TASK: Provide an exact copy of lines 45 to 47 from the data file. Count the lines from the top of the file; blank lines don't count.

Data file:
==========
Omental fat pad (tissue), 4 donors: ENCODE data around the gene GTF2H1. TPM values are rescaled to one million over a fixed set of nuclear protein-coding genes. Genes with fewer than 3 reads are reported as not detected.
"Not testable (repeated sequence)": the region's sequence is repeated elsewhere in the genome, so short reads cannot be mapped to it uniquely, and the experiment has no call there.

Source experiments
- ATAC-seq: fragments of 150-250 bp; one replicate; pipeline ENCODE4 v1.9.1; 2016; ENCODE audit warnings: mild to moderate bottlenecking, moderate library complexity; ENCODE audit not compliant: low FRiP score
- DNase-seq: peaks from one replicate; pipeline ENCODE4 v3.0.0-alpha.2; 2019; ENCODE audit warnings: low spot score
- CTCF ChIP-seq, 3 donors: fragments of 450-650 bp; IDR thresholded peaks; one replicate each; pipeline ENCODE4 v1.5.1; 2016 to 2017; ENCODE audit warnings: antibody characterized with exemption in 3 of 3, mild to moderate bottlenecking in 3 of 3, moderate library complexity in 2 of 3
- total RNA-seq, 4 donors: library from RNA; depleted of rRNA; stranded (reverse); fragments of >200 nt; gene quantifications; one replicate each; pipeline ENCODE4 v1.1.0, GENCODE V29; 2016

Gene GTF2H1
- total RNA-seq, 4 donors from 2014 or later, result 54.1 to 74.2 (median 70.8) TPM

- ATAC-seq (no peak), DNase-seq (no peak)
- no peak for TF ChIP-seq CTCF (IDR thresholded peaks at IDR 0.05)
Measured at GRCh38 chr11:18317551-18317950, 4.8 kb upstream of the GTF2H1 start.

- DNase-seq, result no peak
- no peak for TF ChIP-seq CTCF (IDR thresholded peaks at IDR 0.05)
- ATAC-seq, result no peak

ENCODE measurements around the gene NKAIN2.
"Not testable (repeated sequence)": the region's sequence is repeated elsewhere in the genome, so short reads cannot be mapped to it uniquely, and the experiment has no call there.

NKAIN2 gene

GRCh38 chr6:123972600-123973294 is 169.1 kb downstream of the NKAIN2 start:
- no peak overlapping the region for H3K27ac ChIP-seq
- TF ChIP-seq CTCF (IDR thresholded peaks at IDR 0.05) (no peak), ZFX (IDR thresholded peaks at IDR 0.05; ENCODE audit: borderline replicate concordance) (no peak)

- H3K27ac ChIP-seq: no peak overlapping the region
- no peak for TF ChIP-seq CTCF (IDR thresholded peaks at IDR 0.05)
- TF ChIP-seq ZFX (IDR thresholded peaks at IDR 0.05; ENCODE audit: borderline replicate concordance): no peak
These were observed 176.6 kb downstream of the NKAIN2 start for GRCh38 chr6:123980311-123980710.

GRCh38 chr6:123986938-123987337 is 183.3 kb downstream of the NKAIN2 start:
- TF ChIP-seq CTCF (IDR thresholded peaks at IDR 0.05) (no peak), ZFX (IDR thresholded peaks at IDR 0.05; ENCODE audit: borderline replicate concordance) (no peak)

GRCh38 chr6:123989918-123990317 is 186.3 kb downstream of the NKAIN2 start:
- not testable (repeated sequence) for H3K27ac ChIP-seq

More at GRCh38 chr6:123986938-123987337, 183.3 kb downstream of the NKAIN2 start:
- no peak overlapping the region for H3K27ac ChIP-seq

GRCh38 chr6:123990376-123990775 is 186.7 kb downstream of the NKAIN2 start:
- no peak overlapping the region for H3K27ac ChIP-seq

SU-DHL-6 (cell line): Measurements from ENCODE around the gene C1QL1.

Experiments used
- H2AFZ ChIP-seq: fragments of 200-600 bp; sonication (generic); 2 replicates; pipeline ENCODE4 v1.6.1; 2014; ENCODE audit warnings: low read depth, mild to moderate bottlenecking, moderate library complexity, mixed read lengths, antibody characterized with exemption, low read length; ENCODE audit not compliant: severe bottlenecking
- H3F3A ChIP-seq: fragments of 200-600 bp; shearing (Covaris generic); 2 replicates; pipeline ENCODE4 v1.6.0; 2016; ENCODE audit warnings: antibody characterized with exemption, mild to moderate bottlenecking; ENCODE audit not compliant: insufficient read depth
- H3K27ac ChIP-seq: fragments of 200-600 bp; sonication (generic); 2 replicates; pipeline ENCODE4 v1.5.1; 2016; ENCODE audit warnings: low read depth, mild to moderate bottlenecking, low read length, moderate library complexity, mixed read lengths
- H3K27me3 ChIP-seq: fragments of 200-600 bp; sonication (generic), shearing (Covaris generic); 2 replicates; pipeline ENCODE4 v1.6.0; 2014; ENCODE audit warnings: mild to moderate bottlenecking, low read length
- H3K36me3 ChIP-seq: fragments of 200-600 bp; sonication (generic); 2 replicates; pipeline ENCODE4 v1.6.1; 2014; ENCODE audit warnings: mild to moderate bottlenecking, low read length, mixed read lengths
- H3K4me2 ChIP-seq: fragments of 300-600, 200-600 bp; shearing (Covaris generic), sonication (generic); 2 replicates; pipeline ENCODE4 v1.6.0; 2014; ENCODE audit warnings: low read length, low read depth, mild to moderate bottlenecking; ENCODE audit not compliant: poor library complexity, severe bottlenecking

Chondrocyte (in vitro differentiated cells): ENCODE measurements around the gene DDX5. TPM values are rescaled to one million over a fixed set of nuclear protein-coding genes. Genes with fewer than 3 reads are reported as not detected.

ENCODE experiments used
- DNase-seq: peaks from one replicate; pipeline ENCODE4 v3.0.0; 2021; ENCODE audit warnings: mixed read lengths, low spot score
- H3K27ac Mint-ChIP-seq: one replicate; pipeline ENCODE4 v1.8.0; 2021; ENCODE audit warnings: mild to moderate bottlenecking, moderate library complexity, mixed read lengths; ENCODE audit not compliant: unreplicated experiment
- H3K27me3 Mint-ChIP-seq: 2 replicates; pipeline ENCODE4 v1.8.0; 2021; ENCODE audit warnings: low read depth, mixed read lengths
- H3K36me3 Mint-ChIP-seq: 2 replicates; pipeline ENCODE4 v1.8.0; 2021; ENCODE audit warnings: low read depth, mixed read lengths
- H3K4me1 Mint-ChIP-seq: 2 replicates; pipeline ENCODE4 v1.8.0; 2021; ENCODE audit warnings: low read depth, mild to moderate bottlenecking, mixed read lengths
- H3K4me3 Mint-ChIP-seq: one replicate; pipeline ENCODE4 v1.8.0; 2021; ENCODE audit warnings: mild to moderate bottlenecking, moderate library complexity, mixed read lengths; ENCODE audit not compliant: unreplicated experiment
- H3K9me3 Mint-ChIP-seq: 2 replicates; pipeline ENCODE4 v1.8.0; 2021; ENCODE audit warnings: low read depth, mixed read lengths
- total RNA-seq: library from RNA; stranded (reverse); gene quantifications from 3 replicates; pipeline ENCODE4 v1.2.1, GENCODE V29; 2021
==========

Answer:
- H3K27ac Mint-ChIP-seq: one replicate; pipeline ENCODE4 v1.8.0; 2021; ENCODE audit warnings: mild to moderate bottlenecking, moderate library complexity, mixed read lengths; ENCODE audit not compliant: unreplicated experiment
- H3K27me3 Mint-ChIP-seq: 2 replicates; pipeline ENCODE4 v1.8.0; 2021; ENCODE audit warnings: low read depth, mixed read lengths
- H3K36me3 Mint-ChIP-seq: 2 replicates; pipeline ENCODE4 v1.8.0; 2021; ENCODE audit warnings: low read depth, mixed read lengths